One story which has attracted some interest over the last couple of weeks has been the appoinment of Brian McDermott as USA national coach.
The schedule of qualifiers for the Hawks, as they are now known, brings them up against Canada and Jamaica, two countries who are also making significant progress when it comes to rugby league.
Canada, of course, excelled in the Commonwealth Games 9s last year, and seem to have a domestic club culture in pace which is laying down strong foundations, to the benefit of the national side.
Jamaica has great playing resources on which to draw, and the sport there is building its base in the schools and communities of the island.
A national passion for sport coupled with an intelligent development strategy appears to be bearing fruit.
“Jamaica, as a nation, has some of the best sportsmen on the planet and I’ve met the guys behind rugby league in Canada when they’ve been over in the UK and to say they are passionate is an understatement,” said McDermott.
“I’ve heard their plans and they are building something out there, which is terrific.”
The United States, though, is a country where rugby league could really use a viable presence, and McDermott’s appointment is an important to step towards achieving that.
The United States is a huge and very diverse country. It has the population and the media to sustain a whole heap of nice interests and sports, wiithout them having to ever really worry about breaking into the mainstream.
Unlike soccer, we are not a sport which is looking to compete with the domestic leviathans of baseball, basketball and gridiron football.
Instead, we can look to move in gently alongside them, and hopefully pick up a few curious spectators from the mainstream along the way.
One crucial aspect of establishing any kind of foothold, though, is to have a national side which is competitive and makes the best use of available resources.
At this stage, McDermott sees USA rugby league as having two levels – domestic and international – which are slowly beginning to move together.
“It’s a great opportunity for me to get experience in an international environment but, as important, to hopefully be able to help build and establish something,” McDermott said.
“For now, I’m fully focused with Leeds and Sean Rutgerson is doing a lot of putting things in place. We’ve got a two-tier approach.
“We’ll go with domestic-based players in the World Cup Qualifiers in an attempt to help strengthen the game and so that the guys can take what they learn back to their clubs and see where they are.
“But, because there is an awareness of what getting to a World Cup can bring – and did last time they were in it – if we win through, questions of eligibility will arise.”
Those questions of eligibility are key to the future unity of American rugby league. The success of the World Cup side in 2013 superficially brought the sport into American in the spotlight.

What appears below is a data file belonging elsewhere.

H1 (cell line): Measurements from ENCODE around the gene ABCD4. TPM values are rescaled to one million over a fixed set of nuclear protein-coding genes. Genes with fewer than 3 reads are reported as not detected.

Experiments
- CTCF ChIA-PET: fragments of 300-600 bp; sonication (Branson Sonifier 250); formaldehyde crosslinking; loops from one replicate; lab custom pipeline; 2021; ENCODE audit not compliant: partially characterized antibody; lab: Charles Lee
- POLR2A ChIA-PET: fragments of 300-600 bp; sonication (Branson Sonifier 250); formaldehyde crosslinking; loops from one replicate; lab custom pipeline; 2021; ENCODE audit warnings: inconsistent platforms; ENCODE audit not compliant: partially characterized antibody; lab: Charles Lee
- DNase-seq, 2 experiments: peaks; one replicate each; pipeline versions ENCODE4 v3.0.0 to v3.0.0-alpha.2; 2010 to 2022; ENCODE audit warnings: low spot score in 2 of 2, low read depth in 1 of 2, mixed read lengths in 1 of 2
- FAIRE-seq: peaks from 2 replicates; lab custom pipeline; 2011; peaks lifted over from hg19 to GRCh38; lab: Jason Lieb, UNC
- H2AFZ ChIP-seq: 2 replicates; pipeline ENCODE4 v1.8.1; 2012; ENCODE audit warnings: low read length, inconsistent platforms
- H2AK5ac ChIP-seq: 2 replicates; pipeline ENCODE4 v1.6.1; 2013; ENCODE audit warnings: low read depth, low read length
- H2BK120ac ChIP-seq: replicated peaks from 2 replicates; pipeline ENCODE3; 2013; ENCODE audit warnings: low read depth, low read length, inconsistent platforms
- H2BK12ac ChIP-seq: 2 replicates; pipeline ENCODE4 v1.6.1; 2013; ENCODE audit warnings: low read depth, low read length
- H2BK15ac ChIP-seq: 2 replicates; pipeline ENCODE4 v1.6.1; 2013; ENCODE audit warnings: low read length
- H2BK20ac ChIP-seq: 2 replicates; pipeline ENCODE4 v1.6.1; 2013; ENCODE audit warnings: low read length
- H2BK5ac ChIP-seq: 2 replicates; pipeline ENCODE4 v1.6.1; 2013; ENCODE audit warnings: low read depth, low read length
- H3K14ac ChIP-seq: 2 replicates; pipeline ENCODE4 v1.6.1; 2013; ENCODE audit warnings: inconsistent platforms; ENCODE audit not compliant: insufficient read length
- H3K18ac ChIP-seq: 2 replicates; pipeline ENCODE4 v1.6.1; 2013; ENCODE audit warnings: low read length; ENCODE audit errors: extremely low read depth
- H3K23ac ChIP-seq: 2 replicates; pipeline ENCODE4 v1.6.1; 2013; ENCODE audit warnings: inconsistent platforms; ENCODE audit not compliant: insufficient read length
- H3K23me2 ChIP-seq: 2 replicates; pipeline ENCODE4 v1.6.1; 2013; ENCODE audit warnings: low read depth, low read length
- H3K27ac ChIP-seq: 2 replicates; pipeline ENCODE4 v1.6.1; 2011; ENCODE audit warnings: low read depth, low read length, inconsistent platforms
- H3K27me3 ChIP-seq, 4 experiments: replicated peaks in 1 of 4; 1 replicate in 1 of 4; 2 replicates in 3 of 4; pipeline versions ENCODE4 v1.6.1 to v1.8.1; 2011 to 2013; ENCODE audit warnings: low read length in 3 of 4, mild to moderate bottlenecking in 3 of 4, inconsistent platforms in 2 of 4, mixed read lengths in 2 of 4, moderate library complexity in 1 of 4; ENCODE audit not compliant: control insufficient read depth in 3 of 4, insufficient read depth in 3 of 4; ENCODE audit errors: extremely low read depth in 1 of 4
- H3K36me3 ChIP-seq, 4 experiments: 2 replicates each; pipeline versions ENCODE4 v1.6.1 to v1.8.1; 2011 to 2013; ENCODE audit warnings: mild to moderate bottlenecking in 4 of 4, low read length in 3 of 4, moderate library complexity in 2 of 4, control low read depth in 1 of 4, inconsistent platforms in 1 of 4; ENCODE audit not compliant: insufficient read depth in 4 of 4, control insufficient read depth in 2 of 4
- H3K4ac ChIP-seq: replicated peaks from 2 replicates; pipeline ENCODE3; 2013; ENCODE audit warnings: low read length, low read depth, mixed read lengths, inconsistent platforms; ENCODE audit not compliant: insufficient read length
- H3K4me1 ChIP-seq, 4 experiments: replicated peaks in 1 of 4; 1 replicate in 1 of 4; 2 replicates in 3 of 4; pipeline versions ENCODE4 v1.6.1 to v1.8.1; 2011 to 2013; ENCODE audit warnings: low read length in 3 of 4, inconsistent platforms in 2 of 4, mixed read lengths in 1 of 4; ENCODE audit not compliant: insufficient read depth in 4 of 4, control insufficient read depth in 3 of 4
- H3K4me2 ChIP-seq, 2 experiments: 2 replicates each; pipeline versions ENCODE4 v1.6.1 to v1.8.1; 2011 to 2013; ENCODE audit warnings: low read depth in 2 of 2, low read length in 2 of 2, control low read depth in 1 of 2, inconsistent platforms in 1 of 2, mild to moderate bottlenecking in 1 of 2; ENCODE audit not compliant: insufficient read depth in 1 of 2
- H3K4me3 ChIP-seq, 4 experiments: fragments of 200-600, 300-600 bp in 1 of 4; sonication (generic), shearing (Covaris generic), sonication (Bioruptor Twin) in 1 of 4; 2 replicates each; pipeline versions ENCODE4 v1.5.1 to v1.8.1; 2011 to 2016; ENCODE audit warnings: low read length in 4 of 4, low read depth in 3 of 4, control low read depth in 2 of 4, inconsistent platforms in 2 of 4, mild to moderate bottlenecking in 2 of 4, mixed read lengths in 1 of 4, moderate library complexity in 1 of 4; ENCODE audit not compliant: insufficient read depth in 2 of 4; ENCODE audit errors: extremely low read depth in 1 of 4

The opportunity was never exploited, however, because the selection of a squad consisting entirely of overseas players, many of whom seemed to have pretty tenuous connections with the USA, caused a ruction from which the sport has only just recovered in America.
The domestic governing body is now, thankfully, unified under the banner of the USARL, and maintaining that unity is key.
McDermott is clever enough to realise that his selections for the national squad may have to be as much about politics as they are about quality.
He is also astute enough to make the right decisions for both his team and the sport in America.
Obviously, a stronger, more professional US league offers opportunities to players from nearby countries. Jamaican athletes have long left their island for American college sport, we might soon see some travelling to the US to become rugby league players.
North American sport also has a strong tradition of cross-border competition too, with Canadian teams playing in competitions the NHL and NBA.
With the work already being done domestically in Canada, having Canadian clubs playing in an expanded American competition is an idea which is surely acheivable.
And don’t forget Mexico. Thanks to the work of groups like the Latin Heat in Australia, a growing band of evangelists are spreading the word into Latin America, with Mexican clubs starting up in the last 12 months.
Suddenly, the future in the western hemisphere for the game looks positive and alive with possibility.
Too often in the past opportunities have been utterly squandered due to in-fighting and feuds. McDermott’s appointment shows that the right decisions are now being made in North America.
Long may it continue.
2017 WORLD CUP QUALIFIERS – AMERICAS REGION
USA v Jamaica
4 December 2015
7pm kick off
Hodges Field, Univ North Florida
Canada v Jamaica
8 December 2015
7pm kick off
Spec Martin Stadium, DeLand
USA v Canada
12 December 2015
3pm kick off
Hodges Field, UNF